When It Comes to Nutrients, Farmers Need a Plan

12/22/2012 7:00 AM
By Charlene M. Shupp Espenshade Special Sections Editor

GRANTVILLE, Pa. — Despite all the progress in conservation that farmers have made over the past 20 years, they still find themselves with an uncomfortable distinction. In 2012, they were the leading source of water pollution, according to the Pennsylvania Department of Environmental Protection.

In the aftermath of the U.S. Environmental Protection Agency’s inspection of farms in Lancaster County’s Watson Run watershed, where, beginning in 2009, the EPA found that most farms were out of compliance either by not having manure management or erosion and sediment plans, or by not following the plans they did have, the state has stepped up its efforts to correct the problem.

“The take-home message is this, all farms are regulated. They are covered by Chapter 102 (agricultural erosion and sediment regulations) and manure management,” said Steve Taglang of the state DEP.

He and Mark Goodson of USDA’s Natural Resources Conservation Service talked about farm regulatory requirements on Tuesday as part of the Keystone Crops Conference at the Holiday Inn in Grantville.

Taglang said there are no statistics for the number of farms that are not complying with manure management or Chapter 102, but “it’s not the 90 percent rate we would like it to be.”

During its inspections in Watson Run, the EPA found that 75 percent of the farms did not have any form of plans. By law, farms must have an agricultural erosion and sediment plan if they have an animal heavy-use area, or agricultural plowing or tilling.

All farms need the minimum of a manure management plan, which can be developed with the Pennsylvania Manure Management Manual. The manual includes guidelines as well as worksheets for farmers to document manure handling, storage and spreading procedures. Taglang said this includes horse operations.

Farms that have a certified nutrient management plan or comply with regulations for concentrated animal operations or concentrated animal feeding operations also meet manure management requirements.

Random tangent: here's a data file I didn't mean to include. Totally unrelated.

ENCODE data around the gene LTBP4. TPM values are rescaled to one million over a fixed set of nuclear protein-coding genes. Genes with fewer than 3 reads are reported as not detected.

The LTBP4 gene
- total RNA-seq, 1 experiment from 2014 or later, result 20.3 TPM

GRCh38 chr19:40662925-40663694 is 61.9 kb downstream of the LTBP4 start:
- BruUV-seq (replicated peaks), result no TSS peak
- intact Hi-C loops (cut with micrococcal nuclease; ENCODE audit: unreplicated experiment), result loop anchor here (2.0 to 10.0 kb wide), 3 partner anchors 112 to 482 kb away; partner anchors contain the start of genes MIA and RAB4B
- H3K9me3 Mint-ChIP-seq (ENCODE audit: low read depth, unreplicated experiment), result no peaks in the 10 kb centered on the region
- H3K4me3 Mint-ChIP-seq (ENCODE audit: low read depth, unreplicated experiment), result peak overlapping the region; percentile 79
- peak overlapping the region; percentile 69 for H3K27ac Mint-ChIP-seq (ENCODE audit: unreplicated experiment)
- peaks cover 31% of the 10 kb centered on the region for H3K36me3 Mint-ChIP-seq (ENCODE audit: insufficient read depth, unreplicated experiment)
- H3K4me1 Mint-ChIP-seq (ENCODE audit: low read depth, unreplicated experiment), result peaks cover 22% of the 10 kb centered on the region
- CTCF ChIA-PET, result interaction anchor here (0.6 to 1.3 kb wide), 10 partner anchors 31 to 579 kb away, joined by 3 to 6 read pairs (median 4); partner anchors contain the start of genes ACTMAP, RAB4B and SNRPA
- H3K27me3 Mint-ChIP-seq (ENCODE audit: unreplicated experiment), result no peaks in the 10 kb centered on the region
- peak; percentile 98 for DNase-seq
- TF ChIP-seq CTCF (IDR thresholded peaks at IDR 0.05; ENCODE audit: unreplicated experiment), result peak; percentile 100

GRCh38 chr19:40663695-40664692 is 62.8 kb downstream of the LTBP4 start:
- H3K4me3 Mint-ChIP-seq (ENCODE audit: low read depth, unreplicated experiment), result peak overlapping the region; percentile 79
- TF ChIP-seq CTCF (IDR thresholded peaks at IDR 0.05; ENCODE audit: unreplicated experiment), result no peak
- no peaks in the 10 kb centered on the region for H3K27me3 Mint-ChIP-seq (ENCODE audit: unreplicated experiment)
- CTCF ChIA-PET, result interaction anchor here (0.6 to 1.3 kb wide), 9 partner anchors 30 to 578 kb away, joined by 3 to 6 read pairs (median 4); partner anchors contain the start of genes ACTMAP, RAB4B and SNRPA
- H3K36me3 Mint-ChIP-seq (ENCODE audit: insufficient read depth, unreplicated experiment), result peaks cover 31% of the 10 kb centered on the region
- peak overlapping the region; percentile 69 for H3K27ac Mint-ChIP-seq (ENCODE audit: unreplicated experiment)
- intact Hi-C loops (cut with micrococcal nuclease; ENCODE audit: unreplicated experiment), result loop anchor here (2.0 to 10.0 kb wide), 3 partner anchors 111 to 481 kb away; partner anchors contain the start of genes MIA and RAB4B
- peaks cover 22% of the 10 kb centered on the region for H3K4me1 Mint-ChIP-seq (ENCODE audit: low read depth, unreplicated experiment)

The rules for CAOs and CAFOs have been on the books for at least 30 years, but the Manure Management Manual was recently updated to make it more user-friendly.

The plan needs to include general information about the farm, manure application rates and locations, farm maps, record keeping, manure storage and stockpiling, pasture management, and animal concentration areas.

The plan does not have to be written by a certified planner, but it will require some time to work through if a farmer decides to prepare his own , said Goodson, who suggested that certified crop advisers can play a proactive role in assisting farmers with plan development. CCAs have a working relationship with their farmer clients and understand the farming operation, he said.

Why should farmers get their plans in order? DEP could come knocking to review the paperwork.

Taglang said DEP has stepped up its farm inspections. In the past year and a half, more than 100 enforcement actions, many resulting in fines, have taken place.

Fines are levied after several visits to a farm and the continued failure to correct the cited issues.

DEP has hired four additional employees to help step up farm enforcement efforts and recently conducted inspections on farms in Mifflin County. The agency will return in the next couple of weeks for follow-up inspections.

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